Prologue (The Hedgehog's Dilemma) 2021
mixed media, video
180 x 50 x 50 cm
“The hedgehogs in the garden will freeze in the winter.” I am still not sure whether this is a stern denial of another’s warmth or the wail of regret as we are left to freeze in our solitude. Inspired by Schopenhauer’s theory of ‘The Hedgehog's Dilemma’, I created a work that dissects the turmoil of human intimacy with others and with the self. The installed work consists of two main components; a sculpture and a video performance. The sculpture is a clothing stand that carries the weight of the various versions of myself; the self I show to others, the self I hide from others and all versions in between, even versions that I am unconscious of. A heavily worked bodice of manipulated textiles, a pair of gloves and a headpiece to match. These pieces are sewn and dyed in a variety of colours, they carry carefully stitched fabrics and gaudy jewels. From up close and afar, they are simultaneously alluring, attractive, but repulsive and unsettling, portraying the abject characteristics of the intimate self. These hang next to a formal dress shirt, blazer, dress pants and leather shoes which lay neatly beneath, forming a grotesque figure with an eerie shadow. Empirically, these may represent a ‘false’ self and a ‘real’, however, as the performance plays, the situation becomes complicated.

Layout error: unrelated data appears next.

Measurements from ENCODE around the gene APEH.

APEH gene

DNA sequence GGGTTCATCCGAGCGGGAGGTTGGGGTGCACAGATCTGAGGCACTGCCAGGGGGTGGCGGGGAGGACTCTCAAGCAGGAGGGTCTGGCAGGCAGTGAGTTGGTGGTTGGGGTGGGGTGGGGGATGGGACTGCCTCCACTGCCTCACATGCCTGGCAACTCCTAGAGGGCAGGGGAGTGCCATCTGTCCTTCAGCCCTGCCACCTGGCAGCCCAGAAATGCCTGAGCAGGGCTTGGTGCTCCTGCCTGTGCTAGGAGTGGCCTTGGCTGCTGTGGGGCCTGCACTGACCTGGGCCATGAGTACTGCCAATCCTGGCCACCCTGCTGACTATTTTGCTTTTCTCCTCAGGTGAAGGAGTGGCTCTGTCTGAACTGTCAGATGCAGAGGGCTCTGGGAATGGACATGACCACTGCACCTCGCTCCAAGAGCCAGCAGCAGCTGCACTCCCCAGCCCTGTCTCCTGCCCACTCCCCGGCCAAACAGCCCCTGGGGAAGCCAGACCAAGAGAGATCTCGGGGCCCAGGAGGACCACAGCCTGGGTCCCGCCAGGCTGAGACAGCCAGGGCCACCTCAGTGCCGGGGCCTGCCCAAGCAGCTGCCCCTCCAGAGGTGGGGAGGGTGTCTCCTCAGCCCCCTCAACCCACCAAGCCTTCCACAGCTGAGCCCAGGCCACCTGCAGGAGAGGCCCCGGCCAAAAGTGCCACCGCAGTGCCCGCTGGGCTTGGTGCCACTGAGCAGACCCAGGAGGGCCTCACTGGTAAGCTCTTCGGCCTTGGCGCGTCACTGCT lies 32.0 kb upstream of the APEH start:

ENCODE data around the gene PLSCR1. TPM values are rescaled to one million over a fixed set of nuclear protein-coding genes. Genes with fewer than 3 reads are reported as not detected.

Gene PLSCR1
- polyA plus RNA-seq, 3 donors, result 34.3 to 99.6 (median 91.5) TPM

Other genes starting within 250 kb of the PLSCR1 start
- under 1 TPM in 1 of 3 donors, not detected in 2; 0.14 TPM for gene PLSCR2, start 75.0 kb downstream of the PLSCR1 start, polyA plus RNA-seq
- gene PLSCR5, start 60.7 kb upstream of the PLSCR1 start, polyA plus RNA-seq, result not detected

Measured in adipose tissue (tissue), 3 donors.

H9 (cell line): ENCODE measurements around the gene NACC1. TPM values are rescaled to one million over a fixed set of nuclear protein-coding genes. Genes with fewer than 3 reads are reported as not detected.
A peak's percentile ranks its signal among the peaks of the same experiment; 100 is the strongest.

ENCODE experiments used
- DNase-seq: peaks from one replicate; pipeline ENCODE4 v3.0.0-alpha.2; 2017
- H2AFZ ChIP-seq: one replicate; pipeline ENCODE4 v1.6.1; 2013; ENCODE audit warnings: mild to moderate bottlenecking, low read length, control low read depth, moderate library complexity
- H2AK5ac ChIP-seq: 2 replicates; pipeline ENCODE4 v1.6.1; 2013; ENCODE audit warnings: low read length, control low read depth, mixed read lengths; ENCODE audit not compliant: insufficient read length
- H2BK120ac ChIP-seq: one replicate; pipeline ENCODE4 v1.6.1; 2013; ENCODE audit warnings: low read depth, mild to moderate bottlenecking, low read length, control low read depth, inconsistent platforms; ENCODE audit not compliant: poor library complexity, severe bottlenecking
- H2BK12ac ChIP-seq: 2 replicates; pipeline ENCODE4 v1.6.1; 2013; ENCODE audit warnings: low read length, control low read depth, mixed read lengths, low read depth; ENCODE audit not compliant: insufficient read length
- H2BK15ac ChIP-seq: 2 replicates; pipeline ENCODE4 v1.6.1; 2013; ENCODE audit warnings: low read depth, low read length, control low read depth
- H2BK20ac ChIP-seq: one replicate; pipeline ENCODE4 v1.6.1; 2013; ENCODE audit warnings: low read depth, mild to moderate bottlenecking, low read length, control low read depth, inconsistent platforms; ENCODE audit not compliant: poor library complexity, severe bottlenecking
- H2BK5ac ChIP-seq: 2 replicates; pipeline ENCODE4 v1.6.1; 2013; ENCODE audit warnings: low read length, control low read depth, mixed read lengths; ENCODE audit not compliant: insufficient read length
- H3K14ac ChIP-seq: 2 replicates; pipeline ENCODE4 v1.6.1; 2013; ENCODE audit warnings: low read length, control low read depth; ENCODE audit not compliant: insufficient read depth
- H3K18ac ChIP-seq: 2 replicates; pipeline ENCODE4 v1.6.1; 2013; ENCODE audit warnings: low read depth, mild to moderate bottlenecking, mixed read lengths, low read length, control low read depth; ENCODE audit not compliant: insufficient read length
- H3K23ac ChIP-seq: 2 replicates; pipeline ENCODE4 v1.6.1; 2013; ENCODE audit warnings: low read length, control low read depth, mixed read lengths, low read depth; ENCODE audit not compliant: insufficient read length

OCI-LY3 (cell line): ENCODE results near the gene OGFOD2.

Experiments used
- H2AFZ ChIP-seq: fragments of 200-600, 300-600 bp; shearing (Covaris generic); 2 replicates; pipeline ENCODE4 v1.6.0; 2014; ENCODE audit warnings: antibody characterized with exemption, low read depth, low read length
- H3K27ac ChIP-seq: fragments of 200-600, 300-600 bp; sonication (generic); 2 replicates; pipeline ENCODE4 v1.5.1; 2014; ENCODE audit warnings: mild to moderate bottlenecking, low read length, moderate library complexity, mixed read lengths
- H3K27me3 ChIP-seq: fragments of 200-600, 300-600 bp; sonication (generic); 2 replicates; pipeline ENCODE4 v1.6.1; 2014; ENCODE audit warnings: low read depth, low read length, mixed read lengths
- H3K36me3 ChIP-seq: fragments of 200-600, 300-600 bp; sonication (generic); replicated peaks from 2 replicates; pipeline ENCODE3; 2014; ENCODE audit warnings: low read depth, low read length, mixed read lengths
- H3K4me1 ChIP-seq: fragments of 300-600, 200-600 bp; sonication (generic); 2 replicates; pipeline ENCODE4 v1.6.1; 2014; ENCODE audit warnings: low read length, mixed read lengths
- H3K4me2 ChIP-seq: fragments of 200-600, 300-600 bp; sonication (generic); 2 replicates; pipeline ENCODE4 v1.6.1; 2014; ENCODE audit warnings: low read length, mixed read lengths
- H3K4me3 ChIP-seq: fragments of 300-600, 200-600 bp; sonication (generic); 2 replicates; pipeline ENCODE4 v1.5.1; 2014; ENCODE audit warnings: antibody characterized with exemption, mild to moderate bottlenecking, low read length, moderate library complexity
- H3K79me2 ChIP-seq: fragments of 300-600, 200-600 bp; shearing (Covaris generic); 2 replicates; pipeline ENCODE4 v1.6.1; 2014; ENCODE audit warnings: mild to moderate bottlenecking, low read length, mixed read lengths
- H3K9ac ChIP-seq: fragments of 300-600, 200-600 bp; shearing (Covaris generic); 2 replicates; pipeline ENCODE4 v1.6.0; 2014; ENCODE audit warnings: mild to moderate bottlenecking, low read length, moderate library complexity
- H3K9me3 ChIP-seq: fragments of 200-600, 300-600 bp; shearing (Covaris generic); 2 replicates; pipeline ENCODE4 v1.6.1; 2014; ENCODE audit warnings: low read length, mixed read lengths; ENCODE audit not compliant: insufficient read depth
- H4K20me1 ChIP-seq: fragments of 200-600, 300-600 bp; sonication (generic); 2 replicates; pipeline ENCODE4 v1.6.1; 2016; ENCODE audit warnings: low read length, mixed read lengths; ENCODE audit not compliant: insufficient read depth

I begin in formal wear, confronting the viewer calmly and explaining that “the hedgehog's in the garden will freeze in the winter”. I slowly start to change my appearance whilst repeating the phrase over and over. Inspired by artists like Adrian Piper and John Baldessari, this repetition simultaneously puts pressure on the viewer whilst eventually overwhelming their senses. Putting on gloves, taking off ties, putting on ties and taking off my blazer, there are infinite versions of myself as these pieces cover me. Finally, the bodice and mask are donned. As the video progresses my chant becomes desperate and my voice strained as I crawl on the floor and struggle for air. Perhaps my rejection of my public self brings me more torture than relief? Perhaps the rejection of human intimacy severs more than just a superficial connection. But was my calmness in the beginning true comfort, or a stifling facade I strived to maintain? We struggle with the pains of intimacy, with laying ourselves bare and acknowledging our ugliness. But as the unruly hedgehogs struggle to find warmth in one another through the winter, we must struggle to accept others and ourselves through living.